U.S. Senate Candidate Barry Hinckley Wednesday responded to a report from the Federal Reserve, saying that the median net worth of American families fell by nearly 40 percent in just three years.
In 2007, median net worth stood at $126,400, but by 2010, that number had fallen to $77,300 — roughly equal to where the figure stood twenty years ago.
"It's ironic that this report comes from the Federal Reserve, since the policies of the central bank are a major reason for this latest dose of bad news," remarked Hinckley. "Career politicians of both parties have run massive deficits for decades. The more money they spend in Washington, the more money the Fed prints to finance our debt.
"When the Fed prints money, our Dollar becomes devalued, hurting the savings of the middle class and those on fixed incomes the most." he said. "Washington's spending spree is a major burden on our children, but it is also affecting middle class families in Rhode Island, right now."
The report notes that, even as the federal government spends at record levels, average American families are living on less and less. In 2010, Median income declined nearly 8 percent, and the median value of stock-market-based retirement accounts fell by 7 percent.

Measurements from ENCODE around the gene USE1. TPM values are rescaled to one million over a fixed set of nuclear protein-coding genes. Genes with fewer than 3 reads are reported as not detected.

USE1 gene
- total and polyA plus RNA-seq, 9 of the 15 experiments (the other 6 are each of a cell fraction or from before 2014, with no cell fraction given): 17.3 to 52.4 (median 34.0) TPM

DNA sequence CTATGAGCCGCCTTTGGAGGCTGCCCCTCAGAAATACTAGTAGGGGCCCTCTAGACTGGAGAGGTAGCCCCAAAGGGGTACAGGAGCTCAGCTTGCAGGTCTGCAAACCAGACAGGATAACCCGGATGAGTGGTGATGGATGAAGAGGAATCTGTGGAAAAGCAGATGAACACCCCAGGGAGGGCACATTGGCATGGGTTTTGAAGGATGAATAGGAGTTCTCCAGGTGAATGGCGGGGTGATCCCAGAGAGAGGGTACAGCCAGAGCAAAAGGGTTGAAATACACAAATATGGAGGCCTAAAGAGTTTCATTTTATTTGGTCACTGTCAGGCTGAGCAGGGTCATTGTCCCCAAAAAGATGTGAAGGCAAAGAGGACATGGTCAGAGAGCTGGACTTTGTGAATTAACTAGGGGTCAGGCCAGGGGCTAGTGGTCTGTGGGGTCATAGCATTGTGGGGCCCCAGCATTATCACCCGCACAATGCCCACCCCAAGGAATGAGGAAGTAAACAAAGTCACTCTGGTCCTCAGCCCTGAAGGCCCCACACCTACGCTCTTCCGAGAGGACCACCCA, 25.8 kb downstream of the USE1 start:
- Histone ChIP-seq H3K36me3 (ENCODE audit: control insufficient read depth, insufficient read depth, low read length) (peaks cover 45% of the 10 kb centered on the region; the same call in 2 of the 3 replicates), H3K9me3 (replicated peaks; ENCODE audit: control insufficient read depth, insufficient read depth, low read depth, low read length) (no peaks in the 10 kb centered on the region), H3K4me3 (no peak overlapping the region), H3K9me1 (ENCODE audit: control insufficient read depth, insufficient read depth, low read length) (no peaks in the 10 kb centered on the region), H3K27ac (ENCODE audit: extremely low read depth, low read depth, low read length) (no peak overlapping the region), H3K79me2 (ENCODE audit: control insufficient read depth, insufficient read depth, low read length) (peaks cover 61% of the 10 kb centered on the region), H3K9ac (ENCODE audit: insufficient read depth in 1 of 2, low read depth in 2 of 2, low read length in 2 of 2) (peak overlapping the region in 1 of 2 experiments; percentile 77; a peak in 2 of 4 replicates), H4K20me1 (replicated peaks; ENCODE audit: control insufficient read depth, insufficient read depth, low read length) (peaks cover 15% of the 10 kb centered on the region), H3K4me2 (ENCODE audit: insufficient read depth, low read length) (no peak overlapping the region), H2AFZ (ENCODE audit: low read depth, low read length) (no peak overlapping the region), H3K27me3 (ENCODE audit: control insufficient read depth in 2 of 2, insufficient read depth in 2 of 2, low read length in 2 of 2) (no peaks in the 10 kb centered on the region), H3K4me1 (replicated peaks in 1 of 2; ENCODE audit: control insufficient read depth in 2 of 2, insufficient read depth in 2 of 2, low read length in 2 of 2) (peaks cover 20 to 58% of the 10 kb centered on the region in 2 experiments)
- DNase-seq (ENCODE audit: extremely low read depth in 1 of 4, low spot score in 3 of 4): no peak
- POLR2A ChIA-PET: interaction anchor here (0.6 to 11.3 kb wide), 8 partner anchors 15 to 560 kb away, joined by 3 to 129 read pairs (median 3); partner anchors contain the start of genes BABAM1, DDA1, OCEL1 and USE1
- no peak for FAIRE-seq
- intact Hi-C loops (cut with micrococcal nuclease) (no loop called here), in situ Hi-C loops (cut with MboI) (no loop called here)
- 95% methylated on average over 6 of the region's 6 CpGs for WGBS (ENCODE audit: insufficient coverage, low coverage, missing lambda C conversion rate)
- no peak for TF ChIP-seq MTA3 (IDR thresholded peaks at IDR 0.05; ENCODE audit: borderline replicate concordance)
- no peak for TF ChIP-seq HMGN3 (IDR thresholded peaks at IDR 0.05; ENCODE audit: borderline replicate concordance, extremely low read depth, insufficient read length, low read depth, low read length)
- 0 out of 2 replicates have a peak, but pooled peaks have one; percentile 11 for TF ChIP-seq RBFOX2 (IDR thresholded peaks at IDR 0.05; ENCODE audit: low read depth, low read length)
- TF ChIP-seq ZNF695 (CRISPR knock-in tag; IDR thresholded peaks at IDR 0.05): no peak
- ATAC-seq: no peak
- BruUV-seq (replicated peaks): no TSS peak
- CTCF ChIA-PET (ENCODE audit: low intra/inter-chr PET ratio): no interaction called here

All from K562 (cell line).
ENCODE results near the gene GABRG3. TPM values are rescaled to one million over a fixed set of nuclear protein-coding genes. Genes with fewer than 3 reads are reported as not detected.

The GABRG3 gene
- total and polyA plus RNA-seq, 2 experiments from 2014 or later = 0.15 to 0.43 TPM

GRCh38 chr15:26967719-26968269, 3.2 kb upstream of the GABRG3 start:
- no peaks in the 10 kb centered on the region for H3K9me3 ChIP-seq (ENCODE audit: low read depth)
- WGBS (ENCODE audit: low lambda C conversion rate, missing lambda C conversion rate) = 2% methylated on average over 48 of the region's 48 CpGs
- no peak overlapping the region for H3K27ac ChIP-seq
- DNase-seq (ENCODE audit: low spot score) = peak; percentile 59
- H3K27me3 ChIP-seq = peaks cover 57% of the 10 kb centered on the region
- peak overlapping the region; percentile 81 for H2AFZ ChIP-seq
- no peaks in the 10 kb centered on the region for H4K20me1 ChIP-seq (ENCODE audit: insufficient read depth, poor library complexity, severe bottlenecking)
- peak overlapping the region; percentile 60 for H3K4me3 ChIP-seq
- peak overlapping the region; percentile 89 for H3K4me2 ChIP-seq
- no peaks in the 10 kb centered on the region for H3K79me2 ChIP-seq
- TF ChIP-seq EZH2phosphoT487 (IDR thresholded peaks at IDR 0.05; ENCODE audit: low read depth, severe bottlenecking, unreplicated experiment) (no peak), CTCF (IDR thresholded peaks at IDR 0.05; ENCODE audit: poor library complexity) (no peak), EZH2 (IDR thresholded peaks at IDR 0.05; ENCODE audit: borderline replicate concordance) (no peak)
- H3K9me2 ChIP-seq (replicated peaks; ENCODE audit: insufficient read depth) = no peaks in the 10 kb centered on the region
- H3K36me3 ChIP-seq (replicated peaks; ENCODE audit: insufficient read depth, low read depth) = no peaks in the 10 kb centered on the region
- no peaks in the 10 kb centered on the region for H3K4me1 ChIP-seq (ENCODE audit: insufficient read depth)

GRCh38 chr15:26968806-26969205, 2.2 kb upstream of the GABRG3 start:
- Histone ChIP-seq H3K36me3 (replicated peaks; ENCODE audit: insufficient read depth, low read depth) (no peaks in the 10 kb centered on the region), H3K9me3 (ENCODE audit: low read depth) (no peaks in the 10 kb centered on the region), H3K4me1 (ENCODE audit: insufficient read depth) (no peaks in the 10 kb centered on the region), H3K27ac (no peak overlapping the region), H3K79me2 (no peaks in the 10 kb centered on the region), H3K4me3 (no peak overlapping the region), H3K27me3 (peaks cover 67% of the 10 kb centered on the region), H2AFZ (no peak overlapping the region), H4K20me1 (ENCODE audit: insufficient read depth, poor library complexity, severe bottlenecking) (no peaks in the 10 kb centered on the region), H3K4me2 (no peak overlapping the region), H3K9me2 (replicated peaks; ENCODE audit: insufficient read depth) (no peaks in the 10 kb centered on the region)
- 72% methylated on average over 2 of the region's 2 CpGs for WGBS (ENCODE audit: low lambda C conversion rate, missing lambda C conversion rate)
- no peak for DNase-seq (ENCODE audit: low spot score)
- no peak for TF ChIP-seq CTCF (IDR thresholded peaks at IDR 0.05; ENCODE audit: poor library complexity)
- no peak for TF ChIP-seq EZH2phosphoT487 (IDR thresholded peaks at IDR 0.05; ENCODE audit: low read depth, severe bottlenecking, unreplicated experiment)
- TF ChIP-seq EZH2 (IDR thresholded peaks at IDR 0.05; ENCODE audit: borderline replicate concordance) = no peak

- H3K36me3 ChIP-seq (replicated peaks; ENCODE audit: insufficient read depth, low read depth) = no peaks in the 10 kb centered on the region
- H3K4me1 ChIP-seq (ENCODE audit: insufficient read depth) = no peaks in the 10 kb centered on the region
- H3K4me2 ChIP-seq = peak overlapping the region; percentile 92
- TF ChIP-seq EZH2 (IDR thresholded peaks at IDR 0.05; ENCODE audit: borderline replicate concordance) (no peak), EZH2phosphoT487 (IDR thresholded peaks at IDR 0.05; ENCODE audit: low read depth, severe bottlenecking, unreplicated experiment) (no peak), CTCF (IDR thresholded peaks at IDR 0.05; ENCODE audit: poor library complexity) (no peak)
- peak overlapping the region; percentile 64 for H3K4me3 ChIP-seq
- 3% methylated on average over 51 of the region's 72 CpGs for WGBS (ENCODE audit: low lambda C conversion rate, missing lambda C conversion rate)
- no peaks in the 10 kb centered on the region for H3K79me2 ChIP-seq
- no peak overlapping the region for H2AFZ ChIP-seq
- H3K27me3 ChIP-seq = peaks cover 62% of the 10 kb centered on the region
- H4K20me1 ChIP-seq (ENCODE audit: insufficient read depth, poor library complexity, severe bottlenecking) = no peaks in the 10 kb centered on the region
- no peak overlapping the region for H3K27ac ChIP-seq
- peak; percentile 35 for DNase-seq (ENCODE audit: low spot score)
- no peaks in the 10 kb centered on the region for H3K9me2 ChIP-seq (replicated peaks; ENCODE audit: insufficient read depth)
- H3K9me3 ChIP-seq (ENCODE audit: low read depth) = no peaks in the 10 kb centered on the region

Middle class families were hit particularly hard as housing values plummeted over the past five years.
"It pains me to see our middle class hurting so much, since this problem was so avoidable," Hinckley added. "Politicians are always ready to respond to stories like this with more promises of free money, but that is precisely what got us to this point. Big government and Wall Street incentivized a decade-long real estate binge.
"Like all bubbles, this one also turned out to be an illusion. While average Americans saw their savings and home equity evaporate, politicians like Sheldon Whitehouse were busy sending big bailouts to Wall Street and foreign countries. Is this Senator Whitehouse's idea of a fair deal for the middle class?
"It is time for Rhode Island to send a new voice to the Senate - one that will stand with the middle class, not with Washington and Wall Street," Hinckley concluded.
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